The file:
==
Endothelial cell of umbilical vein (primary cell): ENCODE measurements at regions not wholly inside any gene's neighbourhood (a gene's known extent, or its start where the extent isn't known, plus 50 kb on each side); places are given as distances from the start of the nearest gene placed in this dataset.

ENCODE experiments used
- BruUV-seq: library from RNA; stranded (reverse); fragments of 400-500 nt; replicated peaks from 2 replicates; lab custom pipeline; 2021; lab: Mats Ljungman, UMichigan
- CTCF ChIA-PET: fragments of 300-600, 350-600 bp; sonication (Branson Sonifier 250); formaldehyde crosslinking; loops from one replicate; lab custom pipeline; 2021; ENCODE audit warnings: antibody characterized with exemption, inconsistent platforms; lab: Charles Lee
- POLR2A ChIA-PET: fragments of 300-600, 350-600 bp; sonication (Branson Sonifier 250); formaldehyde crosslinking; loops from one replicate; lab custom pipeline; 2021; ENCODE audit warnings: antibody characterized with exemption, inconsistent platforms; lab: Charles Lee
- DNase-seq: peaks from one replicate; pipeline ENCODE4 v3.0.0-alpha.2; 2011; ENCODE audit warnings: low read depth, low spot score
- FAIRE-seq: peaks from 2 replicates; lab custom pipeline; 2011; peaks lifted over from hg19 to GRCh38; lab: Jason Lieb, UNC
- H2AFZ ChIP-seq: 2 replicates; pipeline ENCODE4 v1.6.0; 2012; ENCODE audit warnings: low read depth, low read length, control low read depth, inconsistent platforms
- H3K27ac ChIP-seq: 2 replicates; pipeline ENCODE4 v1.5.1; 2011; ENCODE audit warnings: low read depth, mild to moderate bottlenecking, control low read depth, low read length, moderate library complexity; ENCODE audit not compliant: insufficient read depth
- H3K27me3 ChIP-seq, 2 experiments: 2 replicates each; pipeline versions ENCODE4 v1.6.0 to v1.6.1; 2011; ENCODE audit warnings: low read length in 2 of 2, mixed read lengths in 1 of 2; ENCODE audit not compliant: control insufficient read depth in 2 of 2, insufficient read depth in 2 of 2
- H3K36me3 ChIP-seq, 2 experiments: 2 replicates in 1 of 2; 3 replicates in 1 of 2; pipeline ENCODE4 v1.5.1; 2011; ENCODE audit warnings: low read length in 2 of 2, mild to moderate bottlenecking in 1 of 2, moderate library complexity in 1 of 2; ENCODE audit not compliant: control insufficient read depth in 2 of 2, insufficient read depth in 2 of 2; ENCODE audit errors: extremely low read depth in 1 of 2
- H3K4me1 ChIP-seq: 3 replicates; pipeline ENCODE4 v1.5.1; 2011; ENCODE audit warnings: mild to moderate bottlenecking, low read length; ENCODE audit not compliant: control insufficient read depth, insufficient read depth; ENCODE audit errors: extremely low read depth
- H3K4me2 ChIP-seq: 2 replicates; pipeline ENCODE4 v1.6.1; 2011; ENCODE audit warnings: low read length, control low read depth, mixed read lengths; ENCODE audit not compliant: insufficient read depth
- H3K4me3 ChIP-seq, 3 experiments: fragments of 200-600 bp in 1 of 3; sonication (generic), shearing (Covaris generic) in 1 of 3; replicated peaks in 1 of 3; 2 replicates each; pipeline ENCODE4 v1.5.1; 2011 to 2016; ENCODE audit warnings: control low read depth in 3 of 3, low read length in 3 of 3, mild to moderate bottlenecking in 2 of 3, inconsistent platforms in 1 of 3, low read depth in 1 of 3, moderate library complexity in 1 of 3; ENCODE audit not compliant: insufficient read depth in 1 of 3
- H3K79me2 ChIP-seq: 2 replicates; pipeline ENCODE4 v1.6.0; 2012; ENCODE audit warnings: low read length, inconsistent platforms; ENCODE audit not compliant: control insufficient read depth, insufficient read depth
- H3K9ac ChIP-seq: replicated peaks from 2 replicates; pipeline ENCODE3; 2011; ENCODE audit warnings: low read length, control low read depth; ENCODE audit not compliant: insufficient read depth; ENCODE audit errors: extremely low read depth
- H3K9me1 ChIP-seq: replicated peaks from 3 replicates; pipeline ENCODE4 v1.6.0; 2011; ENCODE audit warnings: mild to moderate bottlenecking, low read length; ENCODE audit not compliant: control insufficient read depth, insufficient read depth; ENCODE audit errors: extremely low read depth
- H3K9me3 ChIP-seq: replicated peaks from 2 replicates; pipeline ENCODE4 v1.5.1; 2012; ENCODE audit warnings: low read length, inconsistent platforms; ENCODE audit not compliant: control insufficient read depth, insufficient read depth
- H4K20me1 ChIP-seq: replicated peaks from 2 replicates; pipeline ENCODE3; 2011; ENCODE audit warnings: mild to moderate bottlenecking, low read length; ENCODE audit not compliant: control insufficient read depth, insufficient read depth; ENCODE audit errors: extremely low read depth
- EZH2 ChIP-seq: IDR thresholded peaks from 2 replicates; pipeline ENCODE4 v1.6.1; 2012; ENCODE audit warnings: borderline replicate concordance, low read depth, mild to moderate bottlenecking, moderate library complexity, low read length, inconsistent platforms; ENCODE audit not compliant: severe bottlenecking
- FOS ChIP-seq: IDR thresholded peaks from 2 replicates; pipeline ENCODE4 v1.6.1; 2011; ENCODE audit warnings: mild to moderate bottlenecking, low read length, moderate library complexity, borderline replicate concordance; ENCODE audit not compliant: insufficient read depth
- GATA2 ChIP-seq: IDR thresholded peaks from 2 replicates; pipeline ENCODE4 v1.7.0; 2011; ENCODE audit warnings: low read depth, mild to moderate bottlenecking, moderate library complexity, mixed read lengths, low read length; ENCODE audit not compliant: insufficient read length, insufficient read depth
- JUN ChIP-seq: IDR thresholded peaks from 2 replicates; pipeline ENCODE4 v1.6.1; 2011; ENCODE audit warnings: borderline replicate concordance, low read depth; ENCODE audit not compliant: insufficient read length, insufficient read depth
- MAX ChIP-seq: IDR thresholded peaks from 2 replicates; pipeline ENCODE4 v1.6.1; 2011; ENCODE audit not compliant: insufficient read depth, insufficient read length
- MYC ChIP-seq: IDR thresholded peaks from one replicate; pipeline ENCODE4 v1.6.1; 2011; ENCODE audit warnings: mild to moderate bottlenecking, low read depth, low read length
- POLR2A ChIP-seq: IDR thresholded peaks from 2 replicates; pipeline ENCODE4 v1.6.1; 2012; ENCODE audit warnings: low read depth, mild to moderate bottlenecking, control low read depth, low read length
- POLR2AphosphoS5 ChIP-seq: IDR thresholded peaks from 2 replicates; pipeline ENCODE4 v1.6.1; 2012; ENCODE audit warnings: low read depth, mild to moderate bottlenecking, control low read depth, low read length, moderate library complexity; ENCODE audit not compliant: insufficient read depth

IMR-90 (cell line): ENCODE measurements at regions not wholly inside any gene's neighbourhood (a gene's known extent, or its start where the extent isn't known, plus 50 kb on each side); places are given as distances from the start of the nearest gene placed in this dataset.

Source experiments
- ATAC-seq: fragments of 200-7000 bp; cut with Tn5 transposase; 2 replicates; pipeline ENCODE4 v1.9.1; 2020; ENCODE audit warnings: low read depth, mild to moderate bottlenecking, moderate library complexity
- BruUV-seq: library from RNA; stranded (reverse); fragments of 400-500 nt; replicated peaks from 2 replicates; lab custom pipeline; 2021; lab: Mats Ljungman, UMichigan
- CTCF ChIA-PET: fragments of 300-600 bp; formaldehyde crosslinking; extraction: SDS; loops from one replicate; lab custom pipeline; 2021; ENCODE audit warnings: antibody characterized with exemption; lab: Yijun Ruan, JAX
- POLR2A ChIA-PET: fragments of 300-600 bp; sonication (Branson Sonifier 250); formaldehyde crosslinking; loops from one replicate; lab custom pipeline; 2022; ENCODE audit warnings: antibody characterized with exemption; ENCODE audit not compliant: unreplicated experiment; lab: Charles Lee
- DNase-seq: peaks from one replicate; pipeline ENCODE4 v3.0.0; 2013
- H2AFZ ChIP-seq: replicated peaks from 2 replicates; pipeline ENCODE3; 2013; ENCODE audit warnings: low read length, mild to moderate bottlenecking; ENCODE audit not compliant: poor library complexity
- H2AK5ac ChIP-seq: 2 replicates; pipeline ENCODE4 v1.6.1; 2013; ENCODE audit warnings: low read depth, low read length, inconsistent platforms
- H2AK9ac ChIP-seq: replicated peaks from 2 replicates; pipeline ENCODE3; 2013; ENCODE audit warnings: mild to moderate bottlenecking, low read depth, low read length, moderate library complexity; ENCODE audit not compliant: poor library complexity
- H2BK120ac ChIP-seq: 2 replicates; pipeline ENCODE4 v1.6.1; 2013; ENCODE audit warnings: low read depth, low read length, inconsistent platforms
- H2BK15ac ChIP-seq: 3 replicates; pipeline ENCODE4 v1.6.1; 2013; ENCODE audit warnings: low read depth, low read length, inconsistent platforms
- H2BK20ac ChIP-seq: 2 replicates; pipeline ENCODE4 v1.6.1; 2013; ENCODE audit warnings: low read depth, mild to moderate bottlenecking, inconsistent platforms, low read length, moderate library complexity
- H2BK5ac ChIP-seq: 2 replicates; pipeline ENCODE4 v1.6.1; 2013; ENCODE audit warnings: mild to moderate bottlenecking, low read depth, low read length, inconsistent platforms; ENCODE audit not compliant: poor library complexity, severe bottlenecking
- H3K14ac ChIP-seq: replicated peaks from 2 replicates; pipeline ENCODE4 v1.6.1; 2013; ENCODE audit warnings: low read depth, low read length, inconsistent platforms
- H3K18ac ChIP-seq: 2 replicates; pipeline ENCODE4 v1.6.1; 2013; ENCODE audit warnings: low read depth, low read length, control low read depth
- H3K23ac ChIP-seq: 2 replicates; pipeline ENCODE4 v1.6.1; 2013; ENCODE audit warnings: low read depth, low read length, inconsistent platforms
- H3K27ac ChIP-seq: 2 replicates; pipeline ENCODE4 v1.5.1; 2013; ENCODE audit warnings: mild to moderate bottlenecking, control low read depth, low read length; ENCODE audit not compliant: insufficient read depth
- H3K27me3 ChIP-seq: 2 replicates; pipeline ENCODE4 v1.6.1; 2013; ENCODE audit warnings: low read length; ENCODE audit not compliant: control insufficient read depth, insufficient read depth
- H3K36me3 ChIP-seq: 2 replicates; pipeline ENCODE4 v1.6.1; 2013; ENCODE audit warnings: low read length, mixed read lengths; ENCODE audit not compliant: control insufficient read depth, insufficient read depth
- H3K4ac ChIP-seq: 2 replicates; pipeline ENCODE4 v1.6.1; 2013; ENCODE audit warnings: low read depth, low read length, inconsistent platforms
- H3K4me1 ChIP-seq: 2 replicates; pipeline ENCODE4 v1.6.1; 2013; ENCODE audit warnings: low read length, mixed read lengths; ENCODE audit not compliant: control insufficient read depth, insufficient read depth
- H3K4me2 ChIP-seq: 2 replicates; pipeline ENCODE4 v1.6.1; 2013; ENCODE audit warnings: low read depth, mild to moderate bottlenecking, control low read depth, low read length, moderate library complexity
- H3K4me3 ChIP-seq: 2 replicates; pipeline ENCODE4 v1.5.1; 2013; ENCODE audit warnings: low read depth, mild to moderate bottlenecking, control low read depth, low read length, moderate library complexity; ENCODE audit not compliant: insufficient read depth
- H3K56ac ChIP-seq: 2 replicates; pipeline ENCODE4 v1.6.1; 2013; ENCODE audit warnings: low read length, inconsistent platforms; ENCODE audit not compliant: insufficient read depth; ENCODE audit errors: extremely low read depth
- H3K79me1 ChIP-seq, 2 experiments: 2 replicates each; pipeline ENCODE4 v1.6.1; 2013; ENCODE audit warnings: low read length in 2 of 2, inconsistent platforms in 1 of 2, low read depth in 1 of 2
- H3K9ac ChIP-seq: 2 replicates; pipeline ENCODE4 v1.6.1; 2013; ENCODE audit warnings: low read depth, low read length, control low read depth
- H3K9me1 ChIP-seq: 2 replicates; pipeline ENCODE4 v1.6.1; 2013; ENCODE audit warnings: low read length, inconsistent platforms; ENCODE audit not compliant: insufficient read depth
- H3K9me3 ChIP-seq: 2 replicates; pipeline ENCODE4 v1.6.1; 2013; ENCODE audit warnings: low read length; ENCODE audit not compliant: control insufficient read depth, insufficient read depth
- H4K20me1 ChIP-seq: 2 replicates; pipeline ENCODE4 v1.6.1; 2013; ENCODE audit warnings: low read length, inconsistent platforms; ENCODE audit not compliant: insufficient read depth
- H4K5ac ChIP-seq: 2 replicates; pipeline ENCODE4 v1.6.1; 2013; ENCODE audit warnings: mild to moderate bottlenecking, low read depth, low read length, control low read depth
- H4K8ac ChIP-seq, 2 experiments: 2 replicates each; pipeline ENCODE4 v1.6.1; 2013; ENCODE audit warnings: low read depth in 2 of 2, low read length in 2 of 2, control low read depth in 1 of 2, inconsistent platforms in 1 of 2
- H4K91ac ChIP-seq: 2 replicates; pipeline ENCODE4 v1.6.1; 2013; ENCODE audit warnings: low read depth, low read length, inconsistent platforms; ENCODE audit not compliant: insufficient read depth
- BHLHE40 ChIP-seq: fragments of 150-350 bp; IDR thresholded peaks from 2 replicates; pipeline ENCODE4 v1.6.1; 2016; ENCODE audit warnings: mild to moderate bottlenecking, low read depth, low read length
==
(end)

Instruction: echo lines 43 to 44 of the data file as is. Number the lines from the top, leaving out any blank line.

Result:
- H3K18ac ChIP-seq: 2 replicates; pipeline ENCODE4 v1.6.1; 2013; ENCODE audit warnings: low read depth, low read length, control low read depth
- H3K23ac ChIP-seq: 2 replicates; pipeline ENCODE4 v1.6.1; 2013; ENCODE audit warnings: low read depth, low read length, inconsistent platforms